Autism Stats


This is our final Autism Aware post. Read the others here.

To close out Autism Awareness month, we want to share some of the autism statistics we gathered this month. The more we know, the greater impact we can have. Feel free to share!

Prevalence: The CDC released new prevalence rates for autism in the US as 1 in 68. Read our post on this upward trend here. Autism is reported to occur in all racial, ethnic, and socioeconomic groups, and is almost five times more common among boys (1 in 42) than among girls (1 in 189).

Financial Cost: It is estimated to cost at least $17,000 more per year to care for a child with autism compared to a child without autism. Costs include health care, education, autism-related therapy, family-coordinated services, and caregiver time. For a child with more severe autism, costs per year increase to over $21,000. Taken together, it is estimated that total societal costs of caring for children with autism were over $9 billion in 2011. Some groups state that a family will spend $60,000 per year on average for their child with autism.

Marriage: Despite the commonly held notion that parents living with autism divorce at alarming rates (80%), studies reflect that the divorce rate amongst families living with autism (64%) is the same as the general population (65%).

Employment: On average, mothers living with autism earn 56%  less than mothers of children with no health limitation. They are 6% less likely to be employed and work 7 hours less per week, on average, than mothers of children with no health limitation. There were no statistically significant differences in fathers’ labor market outcomes across 3 groups.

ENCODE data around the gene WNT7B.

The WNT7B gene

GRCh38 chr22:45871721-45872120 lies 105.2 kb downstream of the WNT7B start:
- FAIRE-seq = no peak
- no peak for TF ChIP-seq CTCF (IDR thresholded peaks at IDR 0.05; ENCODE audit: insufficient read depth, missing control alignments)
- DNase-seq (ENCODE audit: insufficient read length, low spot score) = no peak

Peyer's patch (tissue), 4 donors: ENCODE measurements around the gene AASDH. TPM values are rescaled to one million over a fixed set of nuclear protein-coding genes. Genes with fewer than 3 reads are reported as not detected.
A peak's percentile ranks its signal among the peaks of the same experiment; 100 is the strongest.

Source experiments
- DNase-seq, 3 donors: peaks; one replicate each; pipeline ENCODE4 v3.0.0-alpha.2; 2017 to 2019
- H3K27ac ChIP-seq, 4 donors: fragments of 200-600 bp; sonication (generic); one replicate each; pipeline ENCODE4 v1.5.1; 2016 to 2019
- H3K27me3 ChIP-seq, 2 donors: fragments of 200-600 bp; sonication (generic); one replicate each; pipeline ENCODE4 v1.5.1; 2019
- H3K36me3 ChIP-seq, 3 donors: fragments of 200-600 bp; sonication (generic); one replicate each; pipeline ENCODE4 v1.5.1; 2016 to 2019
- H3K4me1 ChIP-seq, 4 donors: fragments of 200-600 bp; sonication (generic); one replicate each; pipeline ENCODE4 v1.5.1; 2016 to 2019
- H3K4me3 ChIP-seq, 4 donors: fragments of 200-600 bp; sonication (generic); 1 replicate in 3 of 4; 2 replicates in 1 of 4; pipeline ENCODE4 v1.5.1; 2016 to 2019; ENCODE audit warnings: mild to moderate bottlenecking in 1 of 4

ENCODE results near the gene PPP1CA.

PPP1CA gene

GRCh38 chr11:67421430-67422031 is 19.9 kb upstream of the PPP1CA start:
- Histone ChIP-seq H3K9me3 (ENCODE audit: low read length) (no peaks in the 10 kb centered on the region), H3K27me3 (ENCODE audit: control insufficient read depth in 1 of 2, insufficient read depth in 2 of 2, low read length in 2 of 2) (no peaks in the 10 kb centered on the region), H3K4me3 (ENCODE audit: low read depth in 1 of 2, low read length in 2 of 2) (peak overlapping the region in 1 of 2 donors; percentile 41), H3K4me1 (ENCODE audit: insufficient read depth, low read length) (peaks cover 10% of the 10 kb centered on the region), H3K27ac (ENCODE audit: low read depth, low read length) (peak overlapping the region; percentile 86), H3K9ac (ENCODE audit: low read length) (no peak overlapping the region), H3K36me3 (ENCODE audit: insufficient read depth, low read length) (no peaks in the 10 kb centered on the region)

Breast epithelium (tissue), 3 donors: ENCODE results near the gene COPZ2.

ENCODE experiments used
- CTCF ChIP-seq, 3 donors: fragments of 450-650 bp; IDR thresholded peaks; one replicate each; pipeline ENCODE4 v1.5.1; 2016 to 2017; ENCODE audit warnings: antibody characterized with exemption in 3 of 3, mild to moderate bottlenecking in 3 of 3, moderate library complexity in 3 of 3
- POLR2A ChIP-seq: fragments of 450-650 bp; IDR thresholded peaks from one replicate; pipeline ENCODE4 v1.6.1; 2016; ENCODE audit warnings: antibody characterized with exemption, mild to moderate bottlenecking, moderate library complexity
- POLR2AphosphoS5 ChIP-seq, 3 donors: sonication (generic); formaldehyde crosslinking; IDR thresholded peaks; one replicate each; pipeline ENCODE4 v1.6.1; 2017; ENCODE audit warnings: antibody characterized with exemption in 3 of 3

Bullying: 63% of children with autism are bullied. This is compared to 10% of the general population. Read our post on this topic here.

Age of diagnosis: Despite being able to diagnosis autism reliably at the age of 2, the average age of diagnosis in the U.S. is over four years of age. When looking at age of first diagnosis by subtype, on average, those children were diagnosed with Autistic Disorder at age 4, Pervasive Developmental Disorder-Not Otherwise Specified at age 4 years and 2 months, and Asperger Disorder at age 6 years and 2 months.

Family: Parents who have a child with autism have a 2%–18% chance of having a second child who is also affected, and studies have shown that among identical twins, if one child has autism, then the other will be affected about 36-95% of the time. In non-identical twins, if one child has autism, then the other is affected about 0-31% of the time.

Read our entire Autism Aware series.

Author: Shannon

Shannon parents a son on the spectrum, lives in MN and writes to stay sane. She is passionate about connecting families to the services that will transform their lives. Read her full bio here.

Thoughts? Post 'em.

%d bloggers like this: